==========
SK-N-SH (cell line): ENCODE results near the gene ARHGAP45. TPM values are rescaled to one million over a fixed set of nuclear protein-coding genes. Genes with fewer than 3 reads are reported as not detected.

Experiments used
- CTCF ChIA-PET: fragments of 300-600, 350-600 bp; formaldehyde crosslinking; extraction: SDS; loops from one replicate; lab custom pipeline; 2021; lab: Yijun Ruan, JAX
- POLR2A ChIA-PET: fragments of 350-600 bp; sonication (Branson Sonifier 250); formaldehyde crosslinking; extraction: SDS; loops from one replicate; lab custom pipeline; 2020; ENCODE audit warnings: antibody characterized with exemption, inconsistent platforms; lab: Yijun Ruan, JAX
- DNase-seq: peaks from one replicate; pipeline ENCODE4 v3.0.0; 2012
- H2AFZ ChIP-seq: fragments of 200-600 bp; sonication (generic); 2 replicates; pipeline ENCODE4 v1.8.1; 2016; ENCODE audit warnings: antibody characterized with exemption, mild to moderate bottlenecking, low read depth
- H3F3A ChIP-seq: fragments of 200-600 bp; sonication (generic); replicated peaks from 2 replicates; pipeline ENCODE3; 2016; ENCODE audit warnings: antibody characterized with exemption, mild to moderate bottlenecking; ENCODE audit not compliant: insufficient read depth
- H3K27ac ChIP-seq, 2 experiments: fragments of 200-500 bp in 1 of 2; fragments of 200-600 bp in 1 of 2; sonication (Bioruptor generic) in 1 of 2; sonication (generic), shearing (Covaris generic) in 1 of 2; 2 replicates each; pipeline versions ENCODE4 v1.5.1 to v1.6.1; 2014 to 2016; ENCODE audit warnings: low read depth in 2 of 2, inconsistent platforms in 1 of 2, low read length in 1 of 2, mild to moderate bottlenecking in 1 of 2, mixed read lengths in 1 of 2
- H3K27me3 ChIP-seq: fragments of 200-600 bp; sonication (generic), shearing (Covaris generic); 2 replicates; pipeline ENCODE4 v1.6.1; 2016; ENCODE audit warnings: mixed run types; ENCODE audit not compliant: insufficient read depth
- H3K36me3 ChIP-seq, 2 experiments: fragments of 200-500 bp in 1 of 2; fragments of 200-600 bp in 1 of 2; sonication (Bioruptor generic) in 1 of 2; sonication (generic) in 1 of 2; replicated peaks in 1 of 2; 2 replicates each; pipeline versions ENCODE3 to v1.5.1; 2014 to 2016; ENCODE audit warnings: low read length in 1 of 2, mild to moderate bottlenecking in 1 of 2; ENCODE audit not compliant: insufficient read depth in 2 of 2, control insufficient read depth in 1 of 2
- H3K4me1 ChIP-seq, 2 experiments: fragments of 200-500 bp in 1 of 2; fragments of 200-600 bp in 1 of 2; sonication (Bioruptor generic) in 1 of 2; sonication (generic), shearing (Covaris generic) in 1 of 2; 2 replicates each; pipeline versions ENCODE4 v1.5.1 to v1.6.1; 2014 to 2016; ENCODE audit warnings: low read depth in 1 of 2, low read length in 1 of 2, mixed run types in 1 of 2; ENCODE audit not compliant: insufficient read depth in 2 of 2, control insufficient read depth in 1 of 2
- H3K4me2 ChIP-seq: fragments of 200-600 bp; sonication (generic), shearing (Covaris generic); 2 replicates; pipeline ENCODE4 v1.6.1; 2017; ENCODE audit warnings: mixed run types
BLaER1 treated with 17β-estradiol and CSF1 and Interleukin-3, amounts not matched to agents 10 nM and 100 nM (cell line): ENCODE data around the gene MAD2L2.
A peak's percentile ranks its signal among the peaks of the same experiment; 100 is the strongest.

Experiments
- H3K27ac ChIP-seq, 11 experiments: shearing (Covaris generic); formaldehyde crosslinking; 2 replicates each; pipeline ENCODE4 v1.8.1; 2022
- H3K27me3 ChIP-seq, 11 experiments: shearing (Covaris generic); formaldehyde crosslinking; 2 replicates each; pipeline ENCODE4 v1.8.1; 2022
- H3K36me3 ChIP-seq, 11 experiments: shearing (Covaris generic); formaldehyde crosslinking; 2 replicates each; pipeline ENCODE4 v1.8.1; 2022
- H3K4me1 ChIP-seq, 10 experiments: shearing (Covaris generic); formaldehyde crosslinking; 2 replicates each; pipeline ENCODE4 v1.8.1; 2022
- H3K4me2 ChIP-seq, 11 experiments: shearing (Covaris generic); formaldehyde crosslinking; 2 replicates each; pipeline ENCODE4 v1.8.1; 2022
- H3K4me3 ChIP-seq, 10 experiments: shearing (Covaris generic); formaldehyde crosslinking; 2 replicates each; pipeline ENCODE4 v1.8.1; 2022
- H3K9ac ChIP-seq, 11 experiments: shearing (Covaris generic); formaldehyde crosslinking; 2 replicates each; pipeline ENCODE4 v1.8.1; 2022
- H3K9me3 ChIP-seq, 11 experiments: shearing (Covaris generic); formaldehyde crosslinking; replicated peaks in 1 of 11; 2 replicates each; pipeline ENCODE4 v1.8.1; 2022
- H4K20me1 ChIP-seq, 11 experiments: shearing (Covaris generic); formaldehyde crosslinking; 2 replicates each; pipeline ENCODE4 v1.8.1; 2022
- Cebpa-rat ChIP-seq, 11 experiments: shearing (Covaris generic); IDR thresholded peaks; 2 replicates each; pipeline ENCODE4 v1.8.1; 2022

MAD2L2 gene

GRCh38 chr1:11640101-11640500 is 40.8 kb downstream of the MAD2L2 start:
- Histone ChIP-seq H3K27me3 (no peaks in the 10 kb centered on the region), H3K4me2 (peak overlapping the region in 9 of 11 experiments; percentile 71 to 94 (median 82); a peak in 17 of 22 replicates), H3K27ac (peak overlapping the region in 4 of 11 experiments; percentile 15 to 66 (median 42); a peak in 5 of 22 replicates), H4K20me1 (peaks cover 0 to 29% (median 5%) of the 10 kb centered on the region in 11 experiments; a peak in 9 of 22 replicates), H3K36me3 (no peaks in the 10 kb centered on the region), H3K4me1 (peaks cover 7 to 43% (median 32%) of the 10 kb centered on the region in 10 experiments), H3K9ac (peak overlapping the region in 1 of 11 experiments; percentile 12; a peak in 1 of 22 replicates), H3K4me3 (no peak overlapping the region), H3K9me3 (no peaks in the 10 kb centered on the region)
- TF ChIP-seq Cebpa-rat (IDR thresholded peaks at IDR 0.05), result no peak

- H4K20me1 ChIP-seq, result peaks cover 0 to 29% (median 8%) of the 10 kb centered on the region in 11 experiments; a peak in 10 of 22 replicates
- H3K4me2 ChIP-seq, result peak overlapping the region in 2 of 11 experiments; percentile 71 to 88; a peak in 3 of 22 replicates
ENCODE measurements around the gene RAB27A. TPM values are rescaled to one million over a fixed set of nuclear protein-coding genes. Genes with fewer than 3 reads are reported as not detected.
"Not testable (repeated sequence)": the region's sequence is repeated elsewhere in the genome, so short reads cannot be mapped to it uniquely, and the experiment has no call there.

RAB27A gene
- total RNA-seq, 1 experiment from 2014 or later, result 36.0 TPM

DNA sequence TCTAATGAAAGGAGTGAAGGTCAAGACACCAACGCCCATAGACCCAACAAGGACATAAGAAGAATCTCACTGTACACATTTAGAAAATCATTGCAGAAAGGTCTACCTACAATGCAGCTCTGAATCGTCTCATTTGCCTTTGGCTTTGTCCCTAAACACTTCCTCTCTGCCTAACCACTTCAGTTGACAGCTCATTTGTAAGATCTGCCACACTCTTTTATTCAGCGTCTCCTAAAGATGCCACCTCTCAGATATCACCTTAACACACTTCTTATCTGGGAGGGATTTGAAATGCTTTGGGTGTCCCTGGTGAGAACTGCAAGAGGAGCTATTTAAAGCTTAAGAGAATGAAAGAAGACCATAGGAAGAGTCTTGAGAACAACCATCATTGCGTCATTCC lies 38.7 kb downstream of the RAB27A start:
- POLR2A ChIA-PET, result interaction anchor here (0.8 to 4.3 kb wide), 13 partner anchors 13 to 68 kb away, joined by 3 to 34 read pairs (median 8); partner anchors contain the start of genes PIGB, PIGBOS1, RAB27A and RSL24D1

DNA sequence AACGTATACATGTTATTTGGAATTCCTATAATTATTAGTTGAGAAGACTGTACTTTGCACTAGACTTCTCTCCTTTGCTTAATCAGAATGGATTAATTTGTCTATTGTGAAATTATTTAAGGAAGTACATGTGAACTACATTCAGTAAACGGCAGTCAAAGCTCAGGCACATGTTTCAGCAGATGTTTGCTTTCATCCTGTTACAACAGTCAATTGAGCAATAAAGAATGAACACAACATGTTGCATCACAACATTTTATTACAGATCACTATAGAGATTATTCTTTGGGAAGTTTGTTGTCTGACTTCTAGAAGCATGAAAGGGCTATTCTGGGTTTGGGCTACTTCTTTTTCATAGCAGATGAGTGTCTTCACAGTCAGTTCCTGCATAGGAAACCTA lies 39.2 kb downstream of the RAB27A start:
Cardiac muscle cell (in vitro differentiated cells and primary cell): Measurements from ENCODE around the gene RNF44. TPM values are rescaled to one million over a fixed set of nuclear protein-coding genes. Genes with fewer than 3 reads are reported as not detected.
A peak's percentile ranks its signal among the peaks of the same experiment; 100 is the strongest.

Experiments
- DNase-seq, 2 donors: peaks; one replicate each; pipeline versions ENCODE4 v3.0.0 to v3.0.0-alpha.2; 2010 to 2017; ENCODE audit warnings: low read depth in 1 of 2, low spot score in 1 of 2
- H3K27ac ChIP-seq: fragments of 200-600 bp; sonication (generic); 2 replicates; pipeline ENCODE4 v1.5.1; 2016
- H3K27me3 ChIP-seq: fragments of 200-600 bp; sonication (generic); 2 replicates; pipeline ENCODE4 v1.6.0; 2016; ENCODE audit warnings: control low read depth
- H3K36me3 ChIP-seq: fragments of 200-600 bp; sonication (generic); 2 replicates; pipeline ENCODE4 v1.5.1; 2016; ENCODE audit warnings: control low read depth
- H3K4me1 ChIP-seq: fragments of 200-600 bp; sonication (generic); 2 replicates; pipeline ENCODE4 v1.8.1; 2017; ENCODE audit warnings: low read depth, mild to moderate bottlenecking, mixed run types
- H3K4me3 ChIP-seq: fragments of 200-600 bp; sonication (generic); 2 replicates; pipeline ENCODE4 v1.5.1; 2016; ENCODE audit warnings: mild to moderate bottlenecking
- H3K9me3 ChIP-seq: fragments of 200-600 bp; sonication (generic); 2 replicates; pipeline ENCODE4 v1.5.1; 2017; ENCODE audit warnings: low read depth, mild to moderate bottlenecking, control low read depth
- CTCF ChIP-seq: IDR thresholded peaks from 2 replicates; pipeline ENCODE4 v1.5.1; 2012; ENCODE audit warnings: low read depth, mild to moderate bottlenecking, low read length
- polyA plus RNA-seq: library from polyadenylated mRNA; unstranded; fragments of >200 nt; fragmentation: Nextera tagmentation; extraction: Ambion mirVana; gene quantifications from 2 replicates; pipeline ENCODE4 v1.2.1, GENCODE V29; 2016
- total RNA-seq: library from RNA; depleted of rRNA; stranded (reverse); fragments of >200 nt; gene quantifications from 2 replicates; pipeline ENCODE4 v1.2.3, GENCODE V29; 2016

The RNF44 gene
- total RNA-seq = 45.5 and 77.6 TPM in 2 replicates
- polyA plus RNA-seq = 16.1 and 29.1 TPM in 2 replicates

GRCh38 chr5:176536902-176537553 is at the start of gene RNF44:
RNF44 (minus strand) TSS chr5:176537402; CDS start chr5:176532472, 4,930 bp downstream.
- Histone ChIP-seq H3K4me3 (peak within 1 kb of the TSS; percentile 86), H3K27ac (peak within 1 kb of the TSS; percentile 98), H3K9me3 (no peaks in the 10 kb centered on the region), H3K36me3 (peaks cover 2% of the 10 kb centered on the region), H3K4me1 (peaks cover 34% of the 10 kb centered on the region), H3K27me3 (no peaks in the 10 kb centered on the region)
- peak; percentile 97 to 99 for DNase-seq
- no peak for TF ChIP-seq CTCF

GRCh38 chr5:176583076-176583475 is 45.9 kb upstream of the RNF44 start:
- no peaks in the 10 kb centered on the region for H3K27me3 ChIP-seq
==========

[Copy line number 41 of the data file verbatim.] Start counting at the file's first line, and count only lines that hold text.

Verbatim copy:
Experiments